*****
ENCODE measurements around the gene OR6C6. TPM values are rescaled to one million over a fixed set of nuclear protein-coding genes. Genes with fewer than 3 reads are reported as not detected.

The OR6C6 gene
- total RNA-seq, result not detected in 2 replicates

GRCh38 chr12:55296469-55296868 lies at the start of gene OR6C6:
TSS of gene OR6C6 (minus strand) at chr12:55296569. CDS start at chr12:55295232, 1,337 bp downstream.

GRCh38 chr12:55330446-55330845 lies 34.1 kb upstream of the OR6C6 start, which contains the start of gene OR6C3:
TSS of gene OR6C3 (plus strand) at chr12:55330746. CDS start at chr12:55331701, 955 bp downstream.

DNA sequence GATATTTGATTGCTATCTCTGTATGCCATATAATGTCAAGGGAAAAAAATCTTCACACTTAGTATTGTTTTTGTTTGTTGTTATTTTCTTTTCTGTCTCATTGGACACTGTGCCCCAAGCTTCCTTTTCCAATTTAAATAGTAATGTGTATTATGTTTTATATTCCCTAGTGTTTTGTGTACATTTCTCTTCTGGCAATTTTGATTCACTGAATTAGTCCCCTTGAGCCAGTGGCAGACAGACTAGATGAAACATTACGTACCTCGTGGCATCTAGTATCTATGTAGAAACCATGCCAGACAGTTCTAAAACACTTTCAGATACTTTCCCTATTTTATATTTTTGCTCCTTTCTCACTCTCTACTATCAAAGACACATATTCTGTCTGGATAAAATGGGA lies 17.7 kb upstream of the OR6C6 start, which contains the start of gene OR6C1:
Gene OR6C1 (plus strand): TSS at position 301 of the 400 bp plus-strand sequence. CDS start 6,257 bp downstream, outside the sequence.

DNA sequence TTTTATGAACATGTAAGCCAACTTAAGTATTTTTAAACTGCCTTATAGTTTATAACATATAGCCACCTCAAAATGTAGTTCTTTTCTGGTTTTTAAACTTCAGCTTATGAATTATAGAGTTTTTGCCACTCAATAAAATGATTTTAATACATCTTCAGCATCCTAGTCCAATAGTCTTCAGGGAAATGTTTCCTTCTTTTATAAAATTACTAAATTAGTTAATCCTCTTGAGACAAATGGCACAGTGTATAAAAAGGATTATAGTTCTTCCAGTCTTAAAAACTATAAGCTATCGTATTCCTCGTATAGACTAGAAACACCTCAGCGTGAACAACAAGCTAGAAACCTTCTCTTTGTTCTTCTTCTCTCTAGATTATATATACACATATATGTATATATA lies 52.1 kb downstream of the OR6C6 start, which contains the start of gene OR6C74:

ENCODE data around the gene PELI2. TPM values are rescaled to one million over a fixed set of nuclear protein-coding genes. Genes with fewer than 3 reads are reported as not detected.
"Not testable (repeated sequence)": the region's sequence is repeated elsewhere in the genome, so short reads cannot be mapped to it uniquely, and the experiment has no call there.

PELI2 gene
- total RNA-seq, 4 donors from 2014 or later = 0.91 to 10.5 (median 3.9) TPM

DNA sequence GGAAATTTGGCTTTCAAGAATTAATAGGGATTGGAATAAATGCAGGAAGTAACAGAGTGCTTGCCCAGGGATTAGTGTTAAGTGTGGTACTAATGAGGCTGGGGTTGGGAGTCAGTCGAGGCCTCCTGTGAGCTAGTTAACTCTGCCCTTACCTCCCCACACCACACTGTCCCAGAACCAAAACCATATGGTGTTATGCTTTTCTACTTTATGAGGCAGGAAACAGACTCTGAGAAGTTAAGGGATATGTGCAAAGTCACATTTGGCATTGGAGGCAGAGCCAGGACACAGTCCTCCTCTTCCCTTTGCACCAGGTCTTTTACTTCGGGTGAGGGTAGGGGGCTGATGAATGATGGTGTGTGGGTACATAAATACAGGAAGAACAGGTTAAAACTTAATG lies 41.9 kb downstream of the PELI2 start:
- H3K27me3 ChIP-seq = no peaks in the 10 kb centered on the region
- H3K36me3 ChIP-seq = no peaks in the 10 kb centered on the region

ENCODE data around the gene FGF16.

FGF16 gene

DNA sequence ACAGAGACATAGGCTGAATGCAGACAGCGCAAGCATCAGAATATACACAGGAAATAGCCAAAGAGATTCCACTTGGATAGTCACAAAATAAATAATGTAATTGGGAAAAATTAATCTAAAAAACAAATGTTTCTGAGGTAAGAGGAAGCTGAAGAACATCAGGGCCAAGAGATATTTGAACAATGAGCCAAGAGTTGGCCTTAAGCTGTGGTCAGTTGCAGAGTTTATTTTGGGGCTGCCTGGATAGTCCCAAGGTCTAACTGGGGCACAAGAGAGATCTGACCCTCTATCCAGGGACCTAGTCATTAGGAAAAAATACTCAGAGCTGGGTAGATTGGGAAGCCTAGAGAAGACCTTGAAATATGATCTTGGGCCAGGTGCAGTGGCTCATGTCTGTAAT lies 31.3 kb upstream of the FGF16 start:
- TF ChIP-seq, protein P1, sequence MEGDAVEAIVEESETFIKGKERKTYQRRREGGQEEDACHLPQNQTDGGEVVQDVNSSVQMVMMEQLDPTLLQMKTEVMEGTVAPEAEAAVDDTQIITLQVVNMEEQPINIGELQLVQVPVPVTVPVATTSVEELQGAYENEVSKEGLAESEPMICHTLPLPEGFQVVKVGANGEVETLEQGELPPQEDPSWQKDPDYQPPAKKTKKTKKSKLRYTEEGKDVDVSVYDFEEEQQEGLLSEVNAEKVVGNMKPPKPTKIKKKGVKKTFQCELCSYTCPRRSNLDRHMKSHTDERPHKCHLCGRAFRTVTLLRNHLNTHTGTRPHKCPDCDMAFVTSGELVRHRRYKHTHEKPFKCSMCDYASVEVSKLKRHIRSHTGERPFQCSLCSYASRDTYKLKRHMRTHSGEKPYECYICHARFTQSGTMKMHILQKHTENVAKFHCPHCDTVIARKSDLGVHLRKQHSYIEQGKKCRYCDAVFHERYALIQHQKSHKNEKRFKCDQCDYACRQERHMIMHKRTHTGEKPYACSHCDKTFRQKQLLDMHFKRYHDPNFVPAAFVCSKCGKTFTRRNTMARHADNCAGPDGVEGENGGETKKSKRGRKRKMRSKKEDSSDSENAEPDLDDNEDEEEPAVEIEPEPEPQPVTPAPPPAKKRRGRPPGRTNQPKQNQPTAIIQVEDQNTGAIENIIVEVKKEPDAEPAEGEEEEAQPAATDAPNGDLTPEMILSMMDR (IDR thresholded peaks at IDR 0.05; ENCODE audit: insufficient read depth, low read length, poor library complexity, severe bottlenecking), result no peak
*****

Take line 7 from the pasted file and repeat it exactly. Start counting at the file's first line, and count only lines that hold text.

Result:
TSS of gene OR6C3 (plus strand) at chr12:55330746. CDS start at chr12:55331701, 955 bp downstream.